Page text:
Police Service of Northern Ireland (PSNI) statistics published May 17 this year show that homophobic incidents and homophobic crime are on the rise in Northern Ireland.
Homophobic incidents are issues that are reported to the PSNI but the severity of the incident might not necessarily merit the recording of a crime. Although some homophobic incidents may lead to multiple crimes being recorded.
In the 12 months from April 1, 2018, to March 31 2019, there were 281 homophobic incidents recorded by the PSNI which is 14 more incidents than the previous 12 months. The level of homophobic crimes in Northern Ireland is also rising with 163 occurring in the 2017/2018 period increasing by 38 to 201 in the 2017/2019 period. 150 of the homophobic crimes recorded in the 2018/2019 period were violent offences.
In Belfast, homophobic crimes rose by 18 from 69 in the 2017/2018 period to 87 in the 2018/2019 period. Over 40% of homophobic crimes in Northern Ireland took place in the Belfast City policing district. Aisling Twomey of The Rainbow Project, an LGBT+ health organisation believes that PSNI statistics don’t accurately represent the level of homophobic incidents or crime in Northern Ireland. “Whilst there has been no better time to be LGBT – these types of incidents are still occurring on a daily basis. This is not an increase in the level of crime but it is an increase in the number of crimes being reported to the PSNI” said Twomey.
The Rainbow Project was established in 1994 by a group of volunteers concerned about the spread of HIV amongst gay men in Northern Ireland and now works to improve the physical, mental, emotional health and wellbeing of all LGBT+ people in Northern Ireland. They work with the victims of homophobic crimes, supporting and helping them to access justice through the PSNI and the Public Prosecution Service.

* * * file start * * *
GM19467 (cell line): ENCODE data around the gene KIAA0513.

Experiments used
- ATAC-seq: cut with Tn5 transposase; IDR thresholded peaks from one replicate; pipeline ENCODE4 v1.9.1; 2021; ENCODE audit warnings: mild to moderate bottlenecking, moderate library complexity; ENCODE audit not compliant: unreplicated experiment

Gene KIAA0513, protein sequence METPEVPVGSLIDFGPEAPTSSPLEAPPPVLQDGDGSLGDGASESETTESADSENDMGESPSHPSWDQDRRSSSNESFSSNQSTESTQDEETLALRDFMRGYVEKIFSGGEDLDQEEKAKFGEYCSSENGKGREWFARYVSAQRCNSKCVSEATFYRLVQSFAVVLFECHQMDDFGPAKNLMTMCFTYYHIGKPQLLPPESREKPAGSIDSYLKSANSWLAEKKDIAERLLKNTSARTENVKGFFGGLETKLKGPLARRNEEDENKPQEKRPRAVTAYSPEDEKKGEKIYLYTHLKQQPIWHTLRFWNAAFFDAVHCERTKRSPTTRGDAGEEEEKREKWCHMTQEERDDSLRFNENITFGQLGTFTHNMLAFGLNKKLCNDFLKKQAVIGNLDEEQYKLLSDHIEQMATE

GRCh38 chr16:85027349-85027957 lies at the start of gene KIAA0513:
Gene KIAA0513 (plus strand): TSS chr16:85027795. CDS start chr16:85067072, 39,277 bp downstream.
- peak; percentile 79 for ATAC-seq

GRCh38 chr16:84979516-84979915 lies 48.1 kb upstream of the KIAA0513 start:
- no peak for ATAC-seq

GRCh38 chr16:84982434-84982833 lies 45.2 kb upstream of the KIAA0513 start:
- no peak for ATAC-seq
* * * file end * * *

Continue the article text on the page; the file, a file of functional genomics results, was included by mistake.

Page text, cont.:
Research carried out by The Rainbow Project suggests that over 64% of homophobic crimes and incidents are not being reported in Northern Ireland. Under-reporting crime is a significant issue in the LGBT+ community and other minorities. Homophobic crimes and crimes against other minorities can be particularly damaging to a person as the crimes are motivated by prejudice and hatred. Twomey reaffirmed the particularly damaging effects of homophobic crime, “Hate crime robs people of their confidence and their independence.” If homophobic incidents are not reported then there may be a lack of resources allocated to the PSNI to combat homophobic motivated crimes.
Come along to our new group for activists!
If you want to campaign for rights, make some noise, challenge bigotry or just be a pain in phobic 🍑
The first meeting is going to be bouncing some ideas around and see what folk want to do.
THERE WILL BE PIZZA 👍 pic.twitter.com/9ULcQjsB64
— The Rainbow Project (@TRPNI) May 31, 2019
Despite a 2013 survey on public opinion towards same-sex marriage indicating that 59% were in favour of it and activism regarding LGBT+ issues by individuals and groups such as The Rainbow Project, Northern Ireland’s progress regarding many LGBT issues, including tackling homophobic crime lags both the UK and the Republic.
If you have been the victim of a homophobic incident you should report it:
In the Republic of Ireland:
If you want to report the crime to An Garda Síochána you should contact the ELO/LGBTLO of your local garda station. You can find the number of your local garda station here.
In Northern Ireland:
If you would like to report the crime to the PSNI you can ring their non-emergency number on 101 and select option 2.
Or if you don’t want to contact the PSNI, members of the public can contact the independent charity Crimestoppers anonymously on 0800 555111.
© 2019 GCN (Gay Community News). All rights reserved.
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